TAIPEI — MediaTek, the second-largest designer of mobile phone chips after Qualcomm, says it has chosen Taiwan Semiconductor Manufacturing Co. (TSMC) to make 7nm products.
While it did not disclose a timeframe for the products, MediaTek said it is cooperating closely with its long-term fab partner at the new node.
"Low-power computing is the focus of TSMC and MediaTek," said Rick Tsai, the new co-CEO of MediaTek, during an investor event at the company headquarters in the Hsinchu Science Park. "We hope TSMC's leading-edge technology will help us create new business."
Tsai, who was president and CEO at TSMC from 2005 to 2009, is switching roles from boss at the world's biggest foundry to a key customer.
"TSMC has a very competitive node at 7nm," Tsai said. "TSMC's extreme ultraviolet (EUV) approach is good."
Rick Tsai (left), the new co-CEO of MediaTek, besides Chairman M. K. Tsai at the company headquarters in the Hsinchu Science Park. (Photo: EE Times)
MediaTek's choice may be another sign that TSMC has gained an advantage over rival Samsung in the race to deliver 7nm silicon. MediaTek competitor Qualcomm appears to have also chosen TSMC for the 7nm version of its Snapdragon line of smartphone chips, according to media reports. Qualcomm was the first company to make 10nm chips, using Samsung as its foundry this year.
Despite speculation that Tsai might use his background with TSMC to squeeze the company for better pricing or even shift more of MediaTek's business to smaller foundries, the ties between TSMC and MediaTek appear solid.
"We haven't talked too much about a fab strategy yet," Tsai said while sitting together with MediaTek Chairman M. K. Tsai at the Hsinchu event. "TSMC is our strategic partner. There's no question about that."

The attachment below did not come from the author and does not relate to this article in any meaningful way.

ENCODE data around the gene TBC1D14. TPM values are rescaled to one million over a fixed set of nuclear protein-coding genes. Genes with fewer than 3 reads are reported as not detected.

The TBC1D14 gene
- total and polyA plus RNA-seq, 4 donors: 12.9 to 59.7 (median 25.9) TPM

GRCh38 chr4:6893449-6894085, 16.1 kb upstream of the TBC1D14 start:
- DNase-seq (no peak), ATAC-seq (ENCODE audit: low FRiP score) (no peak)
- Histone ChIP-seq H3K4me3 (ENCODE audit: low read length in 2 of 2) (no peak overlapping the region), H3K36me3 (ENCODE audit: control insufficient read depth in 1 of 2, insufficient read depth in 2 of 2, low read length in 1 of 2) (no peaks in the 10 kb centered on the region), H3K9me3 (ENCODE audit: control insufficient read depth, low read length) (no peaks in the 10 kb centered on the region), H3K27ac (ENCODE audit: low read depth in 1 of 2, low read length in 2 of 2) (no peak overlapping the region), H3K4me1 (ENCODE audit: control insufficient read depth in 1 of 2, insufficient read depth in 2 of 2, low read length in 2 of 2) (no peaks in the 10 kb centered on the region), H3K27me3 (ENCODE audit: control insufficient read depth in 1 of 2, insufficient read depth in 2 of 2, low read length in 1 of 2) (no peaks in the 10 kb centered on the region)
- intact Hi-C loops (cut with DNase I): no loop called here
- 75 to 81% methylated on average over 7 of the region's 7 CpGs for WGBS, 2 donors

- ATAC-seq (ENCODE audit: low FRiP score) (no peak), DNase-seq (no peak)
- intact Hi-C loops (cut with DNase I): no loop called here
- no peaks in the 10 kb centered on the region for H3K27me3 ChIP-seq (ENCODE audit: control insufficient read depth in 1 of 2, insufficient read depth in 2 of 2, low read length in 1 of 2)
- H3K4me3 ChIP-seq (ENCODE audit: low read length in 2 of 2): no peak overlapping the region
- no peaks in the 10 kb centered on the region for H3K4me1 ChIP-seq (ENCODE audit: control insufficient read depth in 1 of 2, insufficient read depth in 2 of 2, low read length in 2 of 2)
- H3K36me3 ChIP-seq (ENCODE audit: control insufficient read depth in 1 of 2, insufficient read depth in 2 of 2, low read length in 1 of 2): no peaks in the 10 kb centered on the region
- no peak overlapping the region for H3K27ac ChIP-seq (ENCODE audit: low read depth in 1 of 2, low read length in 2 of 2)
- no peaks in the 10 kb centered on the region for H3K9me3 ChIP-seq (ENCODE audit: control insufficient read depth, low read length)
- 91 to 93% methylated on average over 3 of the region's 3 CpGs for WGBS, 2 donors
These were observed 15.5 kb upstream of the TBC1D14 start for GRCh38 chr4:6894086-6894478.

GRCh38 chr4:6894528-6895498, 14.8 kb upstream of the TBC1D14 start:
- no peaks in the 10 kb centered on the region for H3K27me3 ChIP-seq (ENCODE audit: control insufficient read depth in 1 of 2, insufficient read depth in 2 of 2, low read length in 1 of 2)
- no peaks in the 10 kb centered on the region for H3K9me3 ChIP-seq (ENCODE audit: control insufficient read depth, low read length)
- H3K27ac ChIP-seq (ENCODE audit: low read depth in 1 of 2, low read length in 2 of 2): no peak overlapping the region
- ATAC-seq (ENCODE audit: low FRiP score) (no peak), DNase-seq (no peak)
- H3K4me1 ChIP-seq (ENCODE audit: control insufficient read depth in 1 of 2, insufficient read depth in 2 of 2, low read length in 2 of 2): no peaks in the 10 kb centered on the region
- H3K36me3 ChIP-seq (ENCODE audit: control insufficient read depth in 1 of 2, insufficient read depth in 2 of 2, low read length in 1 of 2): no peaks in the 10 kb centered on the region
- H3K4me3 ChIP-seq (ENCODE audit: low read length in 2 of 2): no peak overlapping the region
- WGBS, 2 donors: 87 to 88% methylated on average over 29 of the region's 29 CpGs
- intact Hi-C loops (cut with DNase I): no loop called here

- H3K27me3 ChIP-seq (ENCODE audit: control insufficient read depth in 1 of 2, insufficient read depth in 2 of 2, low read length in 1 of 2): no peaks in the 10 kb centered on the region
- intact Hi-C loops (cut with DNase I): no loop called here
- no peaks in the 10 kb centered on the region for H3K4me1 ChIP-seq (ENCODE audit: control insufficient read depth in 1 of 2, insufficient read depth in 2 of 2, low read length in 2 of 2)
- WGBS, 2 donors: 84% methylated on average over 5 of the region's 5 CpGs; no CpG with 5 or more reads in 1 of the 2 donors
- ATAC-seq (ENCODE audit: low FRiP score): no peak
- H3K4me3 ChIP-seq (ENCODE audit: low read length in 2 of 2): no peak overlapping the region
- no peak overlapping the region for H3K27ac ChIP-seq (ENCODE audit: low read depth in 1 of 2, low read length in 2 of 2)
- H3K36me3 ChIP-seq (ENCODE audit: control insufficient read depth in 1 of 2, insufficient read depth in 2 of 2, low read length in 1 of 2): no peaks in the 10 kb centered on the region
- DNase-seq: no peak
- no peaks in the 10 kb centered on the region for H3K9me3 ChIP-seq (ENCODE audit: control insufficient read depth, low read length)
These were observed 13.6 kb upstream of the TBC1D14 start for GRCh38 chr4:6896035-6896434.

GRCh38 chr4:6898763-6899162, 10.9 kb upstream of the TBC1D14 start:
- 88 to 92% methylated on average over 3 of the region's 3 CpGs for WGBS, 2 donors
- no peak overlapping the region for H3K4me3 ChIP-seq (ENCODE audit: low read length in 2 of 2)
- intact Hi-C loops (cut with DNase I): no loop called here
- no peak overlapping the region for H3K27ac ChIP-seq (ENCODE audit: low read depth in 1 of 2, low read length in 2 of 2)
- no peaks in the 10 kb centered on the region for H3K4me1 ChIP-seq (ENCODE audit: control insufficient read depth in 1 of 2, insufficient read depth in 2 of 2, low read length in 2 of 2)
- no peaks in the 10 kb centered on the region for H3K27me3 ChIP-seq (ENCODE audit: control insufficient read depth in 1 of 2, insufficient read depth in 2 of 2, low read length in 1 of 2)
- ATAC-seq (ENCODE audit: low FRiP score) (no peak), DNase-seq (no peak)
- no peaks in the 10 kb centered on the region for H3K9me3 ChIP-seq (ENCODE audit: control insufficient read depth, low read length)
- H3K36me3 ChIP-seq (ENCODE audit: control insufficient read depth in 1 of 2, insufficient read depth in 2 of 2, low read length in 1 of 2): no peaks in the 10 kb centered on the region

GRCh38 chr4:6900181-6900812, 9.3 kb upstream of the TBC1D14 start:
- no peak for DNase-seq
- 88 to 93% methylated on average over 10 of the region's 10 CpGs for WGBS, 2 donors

Even so, MediaTek will continue to work with other fab partners, Rick Tsai said.
Rick Tsai and M. K. Tsai, who are unrelated, will share the co-CEO role at MediaTek while M. K. Tsai concurrently serves as chairman.
Recovery in Sight
MediaTek aims to recover in the mobile business after losing market share to Qualcomm early this year. After years of gains against Qualcomm with handset customers in China, the Taiwanese company has slowed the pace in product upgrades this year, offering nothing better than a Cat 6 modem, while Qualcomm raised the bar with the 10nm 835 Snapdragon, including a Cat 16 modem.
MediaTek will bring Cat 7 to the product mix later this year, followed by Cat 12 next year.
The recovery of the mobile business is MediaTek's top priority, Chairman Tsai said.
In the second half of this year the company's modem cost for the entry-level Helio P will improve significantly, the chairman said, expressing his hope that gross margin and market share will start to recover at that time.
Still, a full recovery for MediaTek could take as many as two years, he said.
Chairman Tsai dismissed rumors that he hired Rick Tsai to put out fires at MediaTek. The former CEO of TSMC is an asset who MediaTek would gladly bring on board under any circumstances, according to the chairman.
Rick Tsai, for his part, demurred initially on the strengths he'll bring to the world's third-largest chip designer.
"I don't really understand products," he said. "I am good at execution and also customer relations."
Tsai also praised the work MediaTek has done with artificial intelligence (AI) and deep learning.
"We are working with key companies in Japan and America," he said. "The mobile phone business is slowing down. There still will be growth in the future but we need to expand. We need to find new growth opportunities and businesses."
—Alan Patterson covers the semiconductor industry for EE Times. He is based in Taiwan.